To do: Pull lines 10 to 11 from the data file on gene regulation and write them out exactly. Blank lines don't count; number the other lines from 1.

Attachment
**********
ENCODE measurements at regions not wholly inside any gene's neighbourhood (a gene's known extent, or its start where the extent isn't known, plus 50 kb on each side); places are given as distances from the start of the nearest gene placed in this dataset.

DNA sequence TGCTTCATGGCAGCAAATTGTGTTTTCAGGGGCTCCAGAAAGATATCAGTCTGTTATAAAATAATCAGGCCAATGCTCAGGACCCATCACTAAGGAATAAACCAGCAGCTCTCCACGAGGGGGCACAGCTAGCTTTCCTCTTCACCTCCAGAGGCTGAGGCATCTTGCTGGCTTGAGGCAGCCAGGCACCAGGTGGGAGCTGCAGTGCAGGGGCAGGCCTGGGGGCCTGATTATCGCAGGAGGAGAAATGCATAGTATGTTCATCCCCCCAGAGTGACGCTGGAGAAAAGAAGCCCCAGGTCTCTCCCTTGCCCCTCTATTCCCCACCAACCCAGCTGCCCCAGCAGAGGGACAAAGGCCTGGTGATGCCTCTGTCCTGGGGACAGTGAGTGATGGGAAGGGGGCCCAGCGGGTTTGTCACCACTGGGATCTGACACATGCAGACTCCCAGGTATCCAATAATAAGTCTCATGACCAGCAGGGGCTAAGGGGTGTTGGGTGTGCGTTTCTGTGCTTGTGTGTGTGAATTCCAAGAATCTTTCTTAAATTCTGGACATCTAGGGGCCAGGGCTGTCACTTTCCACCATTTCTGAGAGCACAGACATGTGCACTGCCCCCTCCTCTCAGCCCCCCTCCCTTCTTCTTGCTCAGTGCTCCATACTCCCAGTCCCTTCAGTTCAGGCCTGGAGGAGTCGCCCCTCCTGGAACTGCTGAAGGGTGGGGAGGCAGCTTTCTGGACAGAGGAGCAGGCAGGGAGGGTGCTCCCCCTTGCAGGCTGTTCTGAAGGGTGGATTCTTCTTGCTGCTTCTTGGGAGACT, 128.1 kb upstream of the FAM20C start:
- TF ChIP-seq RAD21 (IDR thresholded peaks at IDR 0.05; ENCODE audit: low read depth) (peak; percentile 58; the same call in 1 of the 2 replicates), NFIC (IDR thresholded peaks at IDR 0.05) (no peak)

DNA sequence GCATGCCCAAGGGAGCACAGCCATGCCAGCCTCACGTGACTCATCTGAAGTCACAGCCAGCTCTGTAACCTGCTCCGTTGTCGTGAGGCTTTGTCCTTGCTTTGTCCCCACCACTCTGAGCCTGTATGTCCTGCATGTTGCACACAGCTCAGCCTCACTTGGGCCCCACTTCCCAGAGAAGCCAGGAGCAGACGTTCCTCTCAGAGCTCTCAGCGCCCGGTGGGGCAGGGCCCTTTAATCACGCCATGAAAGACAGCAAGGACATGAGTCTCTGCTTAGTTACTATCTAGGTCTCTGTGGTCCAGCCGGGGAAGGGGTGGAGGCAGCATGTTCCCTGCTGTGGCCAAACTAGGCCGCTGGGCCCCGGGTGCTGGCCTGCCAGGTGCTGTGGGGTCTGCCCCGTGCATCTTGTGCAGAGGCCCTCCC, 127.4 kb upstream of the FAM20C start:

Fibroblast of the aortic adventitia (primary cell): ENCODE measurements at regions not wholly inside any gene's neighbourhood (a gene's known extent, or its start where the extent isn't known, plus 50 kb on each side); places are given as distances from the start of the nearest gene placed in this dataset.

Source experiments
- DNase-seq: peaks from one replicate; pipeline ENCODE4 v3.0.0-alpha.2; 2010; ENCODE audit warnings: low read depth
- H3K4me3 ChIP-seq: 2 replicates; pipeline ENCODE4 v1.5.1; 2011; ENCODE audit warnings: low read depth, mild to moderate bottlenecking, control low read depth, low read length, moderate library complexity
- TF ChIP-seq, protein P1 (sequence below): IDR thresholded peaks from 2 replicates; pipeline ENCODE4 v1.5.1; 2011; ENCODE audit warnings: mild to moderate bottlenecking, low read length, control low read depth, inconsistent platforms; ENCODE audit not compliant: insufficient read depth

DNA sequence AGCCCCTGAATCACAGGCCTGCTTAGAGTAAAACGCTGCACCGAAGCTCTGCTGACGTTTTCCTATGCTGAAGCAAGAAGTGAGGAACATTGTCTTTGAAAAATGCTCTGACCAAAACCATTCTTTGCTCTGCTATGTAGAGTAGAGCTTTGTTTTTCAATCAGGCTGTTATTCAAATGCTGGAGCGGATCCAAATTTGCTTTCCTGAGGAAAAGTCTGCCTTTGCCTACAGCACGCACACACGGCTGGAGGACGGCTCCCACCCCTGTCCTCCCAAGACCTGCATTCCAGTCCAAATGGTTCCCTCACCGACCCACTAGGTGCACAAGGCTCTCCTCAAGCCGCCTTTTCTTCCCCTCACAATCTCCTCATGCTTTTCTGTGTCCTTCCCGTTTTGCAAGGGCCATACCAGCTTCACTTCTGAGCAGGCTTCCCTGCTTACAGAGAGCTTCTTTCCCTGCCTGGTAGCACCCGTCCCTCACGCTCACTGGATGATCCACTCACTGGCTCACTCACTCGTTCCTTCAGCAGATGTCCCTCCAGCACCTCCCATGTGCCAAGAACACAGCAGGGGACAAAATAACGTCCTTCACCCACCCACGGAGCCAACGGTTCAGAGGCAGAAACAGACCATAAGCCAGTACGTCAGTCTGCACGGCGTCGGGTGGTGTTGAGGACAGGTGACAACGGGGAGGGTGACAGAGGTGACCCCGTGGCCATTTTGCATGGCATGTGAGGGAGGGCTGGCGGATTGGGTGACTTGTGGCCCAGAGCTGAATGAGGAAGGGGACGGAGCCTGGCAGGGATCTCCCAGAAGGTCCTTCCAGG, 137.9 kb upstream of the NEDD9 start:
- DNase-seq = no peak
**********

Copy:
DNA sequence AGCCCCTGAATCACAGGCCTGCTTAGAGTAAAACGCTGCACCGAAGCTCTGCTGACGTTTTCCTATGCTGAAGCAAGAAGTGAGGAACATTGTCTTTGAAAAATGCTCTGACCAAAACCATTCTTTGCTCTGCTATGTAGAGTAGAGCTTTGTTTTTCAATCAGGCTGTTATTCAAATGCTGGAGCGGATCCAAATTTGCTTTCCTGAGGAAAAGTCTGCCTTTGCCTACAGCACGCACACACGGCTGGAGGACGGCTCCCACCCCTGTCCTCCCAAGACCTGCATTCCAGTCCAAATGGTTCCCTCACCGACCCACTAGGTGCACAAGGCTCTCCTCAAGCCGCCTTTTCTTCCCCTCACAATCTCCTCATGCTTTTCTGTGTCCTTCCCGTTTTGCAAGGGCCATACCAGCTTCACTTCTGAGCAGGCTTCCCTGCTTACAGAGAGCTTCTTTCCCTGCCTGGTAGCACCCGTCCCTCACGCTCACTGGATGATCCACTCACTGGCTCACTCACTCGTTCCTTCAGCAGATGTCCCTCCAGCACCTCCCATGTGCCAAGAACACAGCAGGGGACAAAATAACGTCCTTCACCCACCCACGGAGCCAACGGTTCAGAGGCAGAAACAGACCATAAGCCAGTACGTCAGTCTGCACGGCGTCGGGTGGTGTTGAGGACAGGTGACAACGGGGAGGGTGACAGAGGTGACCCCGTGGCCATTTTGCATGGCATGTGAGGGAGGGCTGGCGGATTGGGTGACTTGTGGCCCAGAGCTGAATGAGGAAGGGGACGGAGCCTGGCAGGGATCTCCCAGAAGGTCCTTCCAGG, 137.9 kb upstream of the NEDD9 start:
- DNase-seq = no peak